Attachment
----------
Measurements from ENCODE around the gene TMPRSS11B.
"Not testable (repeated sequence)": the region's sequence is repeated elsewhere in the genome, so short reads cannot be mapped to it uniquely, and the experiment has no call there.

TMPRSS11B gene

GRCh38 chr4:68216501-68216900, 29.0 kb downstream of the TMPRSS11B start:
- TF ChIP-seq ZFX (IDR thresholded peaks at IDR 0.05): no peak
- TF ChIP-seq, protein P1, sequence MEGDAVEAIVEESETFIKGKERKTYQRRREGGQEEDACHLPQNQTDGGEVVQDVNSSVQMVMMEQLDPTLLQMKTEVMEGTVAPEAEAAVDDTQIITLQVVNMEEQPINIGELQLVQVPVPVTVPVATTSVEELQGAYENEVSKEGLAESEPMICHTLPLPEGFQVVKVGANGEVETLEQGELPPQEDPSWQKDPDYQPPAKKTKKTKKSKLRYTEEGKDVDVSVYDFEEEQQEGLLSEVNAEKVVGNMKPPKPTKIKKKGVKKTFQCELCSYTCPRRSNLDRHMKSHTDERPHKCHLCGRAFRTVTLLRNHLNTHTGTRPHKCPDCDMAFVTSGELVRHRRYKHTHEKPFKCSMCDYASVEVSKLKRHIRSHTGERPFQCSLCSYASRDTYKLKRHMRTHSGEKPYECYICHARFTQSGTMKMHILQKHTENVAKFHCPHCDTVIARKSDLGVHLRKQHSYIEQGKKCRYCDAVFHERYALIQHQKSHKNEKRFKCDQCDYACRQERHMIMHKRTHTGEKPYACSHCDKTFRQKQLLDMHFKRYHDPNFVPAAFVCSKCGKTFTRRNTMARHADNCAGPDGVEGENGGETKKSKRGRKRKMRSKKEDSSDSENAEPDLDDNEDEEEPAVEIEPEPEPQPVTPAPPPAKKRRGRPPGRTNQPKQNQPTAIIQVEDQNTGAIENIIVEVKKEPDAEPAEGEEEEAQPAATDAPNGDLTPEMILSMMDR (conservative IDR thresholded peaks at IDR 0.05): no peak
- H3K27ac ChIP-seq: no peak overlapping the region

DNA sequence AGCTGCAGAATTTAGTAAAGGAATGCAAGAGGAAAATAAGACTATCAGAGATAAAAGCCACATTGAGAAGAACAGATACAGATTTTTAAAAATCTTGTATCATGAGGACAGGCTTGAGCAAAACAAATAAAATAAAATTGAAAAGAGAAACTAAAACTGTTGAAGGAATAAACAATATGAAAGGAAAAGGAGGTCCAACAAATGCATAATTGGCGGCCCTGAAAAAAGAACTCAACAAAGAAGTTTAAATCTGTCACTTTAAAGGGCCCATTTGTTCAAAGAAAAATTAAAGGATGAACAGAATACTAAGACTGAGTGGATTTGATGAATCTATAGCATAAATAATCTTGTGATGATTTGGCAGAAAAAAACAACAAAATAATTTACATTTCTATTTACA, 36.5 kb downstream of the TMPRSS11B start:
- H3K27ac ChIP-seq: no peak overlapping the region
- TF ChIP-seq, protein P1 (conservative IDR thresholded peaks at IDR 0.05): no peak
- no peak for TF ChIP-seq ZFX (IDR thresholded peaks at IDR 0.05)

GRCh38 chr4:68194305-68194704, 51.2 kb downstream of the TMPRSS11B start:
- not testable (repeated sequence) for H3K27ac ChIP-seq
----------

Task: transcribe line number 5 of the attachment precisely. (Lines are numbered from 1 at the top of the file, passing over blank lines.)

- TF ChIP-seq ZFX (IDR thresholded peaks at IDR 0.05): no peak